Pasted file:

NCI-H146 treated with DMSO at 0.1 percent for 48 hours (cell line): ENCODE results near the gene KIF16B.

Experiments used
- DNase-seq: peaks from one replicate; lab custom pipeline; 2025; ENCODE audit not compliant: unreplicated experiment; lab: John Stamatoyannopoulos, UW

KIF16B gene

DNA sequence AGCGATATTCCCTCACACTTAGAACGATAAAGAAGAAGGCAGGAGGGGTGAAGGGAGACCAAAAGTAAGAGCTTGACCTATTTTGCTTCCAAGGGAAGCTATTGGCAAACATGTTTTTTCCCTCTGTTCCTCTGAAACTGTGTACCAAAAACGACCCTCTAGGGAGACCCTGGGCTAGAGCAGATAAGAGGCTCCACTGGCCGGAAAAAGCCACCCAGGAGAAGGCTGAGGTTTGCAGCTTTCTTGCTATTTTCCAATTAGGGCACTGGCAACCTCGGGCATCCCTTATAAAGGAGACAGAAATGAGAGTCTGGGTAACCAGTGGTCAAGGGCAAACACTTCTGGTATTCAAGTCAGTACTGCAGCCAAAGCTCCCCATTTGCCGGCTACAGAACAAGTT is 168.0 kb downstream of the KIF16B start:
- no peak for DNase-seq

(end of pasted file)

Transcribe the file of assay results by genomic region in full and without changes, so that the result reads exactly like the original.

NCI-H146 treated with DMSO at 0.1 percent for 48 hours (cell line): ENCODE results near the gene KIF16B.

Experiments used
- DNase-seq: peaks from one replicate; lab custom pipeline; 2025; ENCODE audit not compliant: unreplicated experiment; lab: John Stamatoyannopoulos, UW

KIF16B gene

DNA sequence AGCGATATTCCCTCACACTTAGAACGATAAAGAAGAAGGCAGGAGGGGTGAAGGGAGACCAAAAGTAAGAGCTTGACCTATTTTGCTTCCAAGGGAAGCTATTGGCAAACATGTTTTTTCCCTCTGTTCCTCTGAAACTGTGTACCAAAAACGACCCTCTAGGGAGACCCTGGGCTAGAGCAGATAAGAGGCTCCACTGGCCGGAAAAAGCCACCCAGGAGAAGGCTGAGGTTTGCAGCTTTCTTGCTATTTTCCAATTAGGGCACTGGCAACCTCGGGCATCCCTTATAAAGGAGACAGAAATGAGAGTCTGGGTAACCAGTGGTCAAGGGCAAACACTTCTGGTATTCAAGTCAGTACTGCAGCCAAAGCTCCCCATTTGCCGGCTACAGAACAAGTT is 168.0 kb downstream of the KIF16B start:
- no peak for DNase-seq